The hillside at one time had over 400 of these drystone, corbelled huts surviving, prompting one antiquarian in the 19th century to refer to the area as the “City of Fahan”. Dating the huts is difficult because the skill of corbelling has been used in Newgrange (3100 B.C.) and as recently as the 1950s. The huts at Fahan along the Slea Head Drive may well date to the 12th Century when the incoming Normans forced the Irish off the good land and out to the periphery of the Dingle Peninsula.

~ Saints & Stones website

2.4.18 ~ Caher Conor, Mount Eagle, Kerry, Ireland
2.4.18 ~ Caher Conor, Mount Eagle, Kerry, Ireland
2.4.18 ~ Caher Conor, Mount Eagle, Kerry, Ireland ~ this enclosure didn’t have a roof
2.4.18 ~ Caher Conor, Mount Eagle, Kerry, Ireland ~ Larisa coming through a doorway
2.4.18 ~ Caher Conor, Mount Eagle, Kerry, Ireland
2.4.18 ~ Caher Conor, Mount Eagle, Kerry, Ireland ~ Katherine going through a doorway
2.4.18 ~ Caher Conor, Mount Eagle, Kerry, Ireland ~ orbs ~ I found the one with the bright center very interesting
2.4.18 ~ Caher Conor, Mount Eagle, Kerry, Ireland ~ it was so cold that Katherine finally relented and put her coat on ~ notice the pink plastic spoon in her hand ~ it was with her most of the day
2.4.18 ~ Caher Conor, Mount Eagle, Kerry, Ireland ~ Larisa and a gorgeous view
2.4.18 ~ Caher Conor, Mount Eagle, Kerry, Ireland ~ Dima and another view
2.4.18 ~ Caher Conor, Mount Eagle, Kerry, Ireland ~ this cross would make more sense being here if the wall was built in the 12th century
2.4.18 ~ Caher Conor, Mount Eagle, Kerry, Ireland
2.4.18 ~ Caher Conor, Mount Eagle, Kerry, Ireland ~ Barbara & Tim with orbs ~ Larisa knit the hat from Irish wool ~ at first she let me borrow it but then she gave it to me ~ now I have wool hats from Ireland and Norway!
2.4.18 ~ Caher Conor, Mount Eagle, Kerry, Ireland ~ I think Ireland may have even more stones than New England does!
2.4.18 ~ view from Caher Conor, Mount Eagle, Kerry, Ireland
2.4.18 ~ Caher Conor, Mount Eagle, Kerry, Ireland ~ coming around a corner
2.4.18 ~ Caher Conor, Mount Eagle, Kerry, Ireland ~ the walk back down to the parking lot
2.4.18 ~ Caher Conor, Mount Eagle, Kerry, Ireland
2.4.18 ~ Caher Conor, Mount Eagle, Kerry, Ireland
2.4.18 ~ Caher Conor, Mount Eagle, Kerry, Ireland
2.4.18 ~ Caher Conor, Mount Eagle, Kerry, Ireland ~ the canine proprietor keeping tabs on our departure
2.4.18 ~ Caher Conor, Mount Eagle, Kerry, Ireland ~ a door on a nearby building
2.4.18 ~ Caher Conor, Mount Eagle, Kerry, Ireland ~ the side of the same building, set well into the steep mountainside
2.4.18 ~ Caher Conor, Mount Eagle, Kerry, Ireland ~ the narrow, one-lane road between the entrance and the tiny parking lot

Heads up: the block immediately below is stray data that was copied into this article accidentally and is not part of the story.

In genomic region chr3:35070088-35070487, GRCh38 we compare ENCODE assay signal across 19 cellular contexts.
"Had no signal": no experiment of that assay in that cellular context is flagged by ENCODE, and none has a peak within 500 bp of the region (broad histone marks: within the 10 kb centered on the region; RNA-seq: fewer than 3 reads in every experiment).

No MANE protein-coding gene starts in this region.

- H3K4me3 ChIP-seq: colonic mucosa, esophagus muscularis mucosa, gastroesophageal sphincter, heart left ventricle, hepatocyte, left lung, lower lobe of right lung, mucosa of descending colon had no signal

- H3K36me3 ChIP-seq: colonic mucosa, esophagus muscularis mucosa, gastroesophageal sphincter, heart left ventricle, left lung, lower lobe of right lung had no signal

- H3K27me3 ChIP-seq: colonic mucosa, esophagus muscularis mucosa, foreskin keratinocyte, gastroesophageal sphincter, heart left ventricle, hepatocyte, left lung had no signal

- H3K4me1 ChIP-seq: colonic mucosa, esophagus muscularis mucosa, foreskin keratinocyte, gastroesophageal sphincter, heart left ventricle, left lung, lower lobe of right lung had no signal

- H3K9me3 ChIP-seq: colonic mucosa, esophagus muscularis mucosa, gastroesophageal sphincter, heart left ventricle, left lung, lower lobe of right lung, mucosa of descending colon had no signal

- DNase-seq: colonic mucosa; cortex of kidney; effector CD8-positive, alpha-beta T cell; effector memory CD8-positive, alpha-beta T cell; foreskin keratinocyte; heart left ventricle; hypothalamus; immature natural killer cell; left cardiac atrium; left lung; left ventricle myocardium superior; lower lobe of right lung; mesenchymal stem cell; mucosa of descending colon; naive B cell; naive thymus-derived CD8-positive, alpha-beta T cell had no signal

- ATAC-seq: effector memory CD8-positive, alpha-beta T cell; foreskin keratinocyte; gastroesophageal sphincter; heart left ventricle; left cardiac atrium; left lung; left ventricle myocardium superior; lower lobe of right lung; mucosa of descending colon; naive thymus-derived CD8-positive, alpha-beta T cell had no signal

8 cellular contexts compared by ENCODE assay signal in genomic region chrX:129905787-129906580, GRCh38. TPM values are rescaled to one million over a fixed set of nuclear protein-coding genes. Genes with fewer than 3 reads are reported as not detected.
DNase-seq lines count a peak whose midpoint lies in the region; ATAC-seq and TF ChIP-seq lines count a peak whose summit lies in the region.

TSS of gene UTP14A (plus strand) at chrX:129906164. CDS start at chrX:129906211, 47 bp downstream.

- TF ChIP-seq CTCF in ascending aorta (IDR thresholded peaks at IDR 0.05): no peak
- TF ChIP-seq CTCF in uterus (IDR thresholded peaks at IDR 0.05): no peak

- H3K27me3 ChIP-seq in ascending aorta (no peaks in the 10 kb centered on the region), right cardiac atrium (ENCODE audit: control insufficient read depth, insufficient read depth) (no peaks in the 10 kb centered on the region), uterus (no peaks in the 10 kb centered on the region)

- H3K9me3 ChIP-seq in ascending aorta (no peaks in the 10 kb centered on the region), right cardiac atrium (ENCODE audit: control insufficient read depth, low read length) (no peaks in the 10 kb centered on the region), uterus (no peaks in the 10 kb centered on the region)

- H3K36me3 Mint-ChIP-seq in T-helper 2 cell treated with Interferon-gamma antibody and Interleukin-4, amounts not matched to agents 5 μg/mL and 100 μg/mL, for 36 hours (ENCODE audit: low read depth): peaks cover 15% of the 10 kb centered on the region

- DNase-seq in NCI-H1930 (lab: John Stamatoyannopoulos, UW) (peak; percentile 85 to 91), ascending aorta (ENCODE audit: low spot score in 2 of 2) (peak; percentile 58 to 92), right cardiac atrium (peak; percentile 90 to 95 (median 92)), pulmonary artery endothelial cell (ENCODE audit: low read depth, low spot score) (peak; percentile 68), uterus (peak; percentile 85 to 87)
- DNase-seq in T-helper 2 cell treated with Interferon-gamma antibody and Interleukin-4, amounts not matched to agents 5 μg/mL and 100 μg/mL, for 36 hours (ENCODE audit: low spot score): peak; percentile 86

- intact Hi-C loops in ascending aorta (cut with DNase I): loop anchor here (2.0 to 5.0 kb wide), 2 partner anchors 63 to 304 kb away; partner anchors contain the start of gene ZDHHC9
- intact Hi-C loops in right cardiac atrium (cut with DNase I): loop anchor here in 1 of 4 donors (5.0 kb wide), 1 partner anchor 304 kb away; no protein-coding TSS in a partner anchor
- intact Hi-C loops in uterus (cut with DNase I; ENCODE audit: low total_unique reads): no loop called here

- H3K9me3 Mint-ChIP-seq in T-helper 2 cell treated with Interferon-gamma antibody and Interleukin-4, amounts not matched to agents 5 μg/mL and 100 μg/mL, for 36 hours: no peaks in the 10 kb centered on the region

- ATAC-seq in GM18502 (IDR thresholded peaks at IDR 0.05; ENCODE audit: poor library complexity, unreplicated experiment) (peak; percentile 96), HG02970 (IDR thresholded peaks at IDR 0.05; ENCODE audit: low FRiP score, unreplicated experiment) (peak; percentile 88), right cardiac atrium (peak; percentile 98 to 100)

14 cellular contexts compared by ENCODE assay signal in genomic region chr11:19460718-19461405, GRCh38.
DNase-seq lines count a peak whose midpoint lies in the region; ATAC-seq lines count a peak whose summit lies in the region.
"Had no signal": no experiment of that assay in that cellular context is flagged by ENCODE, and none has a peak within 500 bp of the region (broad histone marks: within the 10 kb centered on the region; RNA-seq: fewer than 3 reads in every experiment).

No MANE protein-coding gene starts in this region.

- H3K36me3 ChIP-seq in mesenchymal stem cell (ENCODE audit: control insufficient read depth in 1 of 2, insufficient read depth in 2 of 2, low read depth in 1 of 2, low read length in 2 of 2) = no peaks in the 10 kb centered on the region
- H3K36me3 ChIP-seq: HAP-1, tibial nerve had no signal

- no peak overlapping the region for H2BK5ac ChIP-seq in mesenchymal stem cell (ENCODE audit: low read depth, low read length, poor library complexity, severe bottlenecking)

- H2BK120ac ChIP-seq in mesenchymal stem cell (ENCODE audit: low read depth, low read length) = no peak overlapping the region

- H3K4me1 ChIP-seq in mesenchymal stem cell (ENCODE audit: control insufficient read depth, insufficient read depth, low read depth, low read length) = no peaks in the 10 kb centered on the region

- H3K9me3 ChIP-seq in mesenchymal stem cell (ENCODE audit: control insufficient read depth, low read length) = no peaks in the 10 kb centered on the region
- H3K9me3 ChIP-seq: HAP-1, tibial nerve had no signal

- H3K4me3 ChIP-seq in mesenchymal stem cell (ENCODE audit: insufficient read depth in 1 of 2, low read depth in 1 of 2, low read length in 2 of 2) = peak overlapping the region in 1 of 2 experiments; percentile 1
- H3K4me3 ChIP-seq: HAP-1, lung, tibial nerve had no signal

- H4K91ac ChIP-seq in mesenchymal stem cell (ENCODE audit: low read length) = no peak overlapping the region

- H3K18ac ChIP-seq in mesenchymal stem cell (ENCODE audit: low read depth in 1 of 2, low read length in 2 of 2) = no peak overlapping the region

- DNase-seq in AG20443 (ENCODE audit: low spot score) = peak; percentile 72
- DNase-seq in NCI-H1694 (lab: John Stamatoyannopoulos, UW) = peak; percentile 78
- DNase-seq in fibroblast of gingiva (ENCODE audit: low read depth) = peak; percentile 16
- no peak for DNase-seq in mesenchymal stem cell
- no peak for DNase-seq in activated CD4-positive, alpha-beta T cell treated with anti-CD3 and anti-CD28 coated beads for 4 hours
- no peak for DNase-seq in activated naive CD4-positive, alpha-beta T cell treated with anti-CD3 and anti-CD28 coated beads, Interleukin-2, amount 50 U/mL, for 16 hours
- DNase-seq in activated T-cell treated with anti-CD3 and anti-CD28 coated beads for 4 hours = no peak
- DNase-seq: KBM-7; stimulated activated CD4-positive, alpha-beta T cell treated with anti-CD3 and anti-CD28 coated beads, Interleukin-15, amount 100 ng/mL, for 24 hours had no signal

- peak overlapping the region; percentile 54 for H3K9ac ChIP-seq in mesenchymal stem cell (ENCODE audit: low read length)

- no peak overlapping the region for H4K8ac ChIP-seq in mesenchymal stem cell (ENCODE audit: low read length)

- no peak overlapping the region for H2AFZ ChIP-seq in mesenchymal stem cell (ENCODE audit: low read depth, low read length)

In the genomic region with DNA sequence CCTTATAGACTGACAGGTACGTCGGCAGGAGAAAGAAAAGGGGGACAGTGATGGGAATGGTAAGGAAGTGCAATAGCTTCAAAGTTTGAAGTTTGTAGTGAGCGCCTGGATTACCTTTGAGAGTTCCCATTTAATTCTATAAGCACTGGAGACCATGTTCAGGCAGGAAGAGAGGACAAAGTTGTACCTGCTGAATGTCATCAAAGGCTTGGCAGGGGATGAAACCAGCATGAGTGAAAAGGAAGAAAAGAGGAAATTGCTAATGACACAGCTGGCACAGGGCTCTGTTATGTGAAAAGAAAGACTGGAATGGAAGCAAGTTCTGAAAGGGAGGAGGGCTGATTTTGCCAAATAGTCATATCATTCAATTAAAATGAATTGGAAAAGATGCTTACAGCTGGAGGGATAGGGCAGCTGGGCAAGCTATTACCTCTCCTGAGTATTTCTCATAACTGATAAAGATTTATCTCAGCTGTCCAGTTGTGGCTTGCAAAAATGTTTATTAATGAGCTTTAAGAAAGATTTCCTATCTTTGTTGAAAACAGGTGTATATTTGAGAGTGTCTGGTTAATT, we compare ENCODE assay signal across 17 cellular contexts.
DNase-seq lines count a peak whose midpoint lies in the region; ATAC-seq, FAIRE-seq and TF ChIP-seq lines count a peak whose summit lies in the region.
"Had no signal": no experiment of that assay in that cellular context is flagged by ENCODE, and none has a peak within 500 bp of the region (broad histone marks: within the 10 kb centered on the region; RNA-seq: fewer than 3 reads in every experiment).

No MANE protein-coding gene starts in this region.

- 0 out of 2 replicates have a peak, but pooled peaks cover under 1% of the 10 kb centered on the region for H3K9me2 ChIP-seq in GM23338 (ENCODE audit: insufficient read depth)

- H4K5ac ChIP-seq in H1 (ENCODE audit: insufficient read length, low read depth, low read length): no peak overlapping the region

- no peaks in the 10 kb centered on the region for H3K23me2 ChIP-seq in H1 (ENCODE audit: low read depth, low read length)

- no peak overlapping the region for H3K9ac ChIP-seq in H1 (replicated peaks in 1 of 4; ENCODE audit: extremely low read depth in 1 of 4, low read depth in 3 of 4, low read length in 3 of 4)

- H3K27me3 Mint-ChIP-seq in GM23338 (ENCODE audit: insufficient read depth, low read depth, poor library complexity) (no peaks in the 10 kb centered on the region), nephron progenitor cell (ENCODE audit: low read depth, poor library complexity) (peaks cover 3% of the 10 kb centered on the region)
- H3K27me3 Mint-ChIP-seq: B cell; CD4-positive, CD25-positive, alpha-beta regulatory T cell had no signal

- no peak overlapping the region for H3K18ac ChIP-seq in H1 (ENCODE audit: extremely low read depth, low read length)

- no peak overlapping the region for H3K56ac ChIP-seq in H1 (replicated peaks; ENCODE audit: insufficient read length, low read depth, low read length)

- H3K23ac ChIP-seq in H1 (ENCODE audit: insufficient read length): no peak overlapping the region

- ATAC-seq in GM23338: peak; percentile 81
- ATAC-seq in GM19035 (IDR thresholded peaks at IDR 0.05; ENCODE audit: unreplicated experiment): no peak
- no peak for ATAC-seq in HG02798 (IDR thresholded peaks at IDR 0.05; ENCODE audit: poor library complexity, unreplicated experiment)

2.4.18 ~ Caher Conor, Mount Eagle, Kerry, Ireland ~ view looking down from the parking lot ~ yikes!

It was good to get warmed up in the car and drive off for our next destination.

The Plough Bed & Breakfast

2.4.18 ~ view from The Plough Bed & Breakfast, Ventry, Kerry, Ireland ~ morning light and the moon

After our long afternoon at Coumeenoole Beach we found our bed and breakfast, The Plough. The hostess, Beatrice, made us feel right at home. When we got warmed up and settled, we headed out again for dinner at Lord Baker’s, Dingle’s oldest gastro pub and largest restaurant. Tim & I had one of that night’s specials, Slow Roast Shank of Kerry Lamb & Red Wine Sauce. (local and grass-fed lamb) It was so delicious that we are still talking about it!

2.4.18 ~ view from the The Plough Bed & Breakfast, Ventry, Kerry, Ireland

When we returned to our B&B I was feeling chilled so Beatrice warmed up a hot water bottle with a faux fur covering to take to bed with me. I warmed up quickly and slept very soundly. 🙂

2.4.18 ~ The Plough Bed & Breakfast, Ventry, Kerry, Ireland

Sunday morning Tim & I woke up before the others and took a morning walk. The surrounding scenery was soothing and pastoral. We were overlooking Ventry Harbour and the moon was still in the sky.

2.4.18 ~ The Plough Bed & Breakfast, Ventry, Kerry, Ireland ~ some whimsy in the garden

When we returned for breakfast we had a pleasant surprise. The first thing offered was porridge and was it ever tasty! Beatrice said the “secret” ingredients were local, sweet cream and a little shot of Bailey’s. 🙂 Then we had a choice of various egg, ham, and sausage breakfast combinations.

2.4.18 ~ The Plough Bed & Breakfast, Ventry, Kerry, Ireland ~ beautiful stone wall and daffodils!
2.4.18 ~ The Plough Bed & Breakfast, Ventry, Kerry, Ireland ~ the plough
2.4.18 ~ The Plough Bed & Breakfast, Ventry, Kerry, Ireland ~ Ventry Harbour
2.4.18 ~ The Plough Bed & Breakfast, Ventry, Kerry, Ireland
2.4.18 ~ The Plough Bed & Breakfast, Ventry, Kerry, Ireland ~ daffodils in February!
2.4.18 ~ The Plough Bed & Breakfast, Ventry, Kerry, Ireland
2.4.18 ~ The Plough Bed & Breakfast, Ventry, Kerry, Ireland
2.4.18 ~ The Plough Bed & Breakfast, Ventry, Kerry, Ireland ~ a very cold me!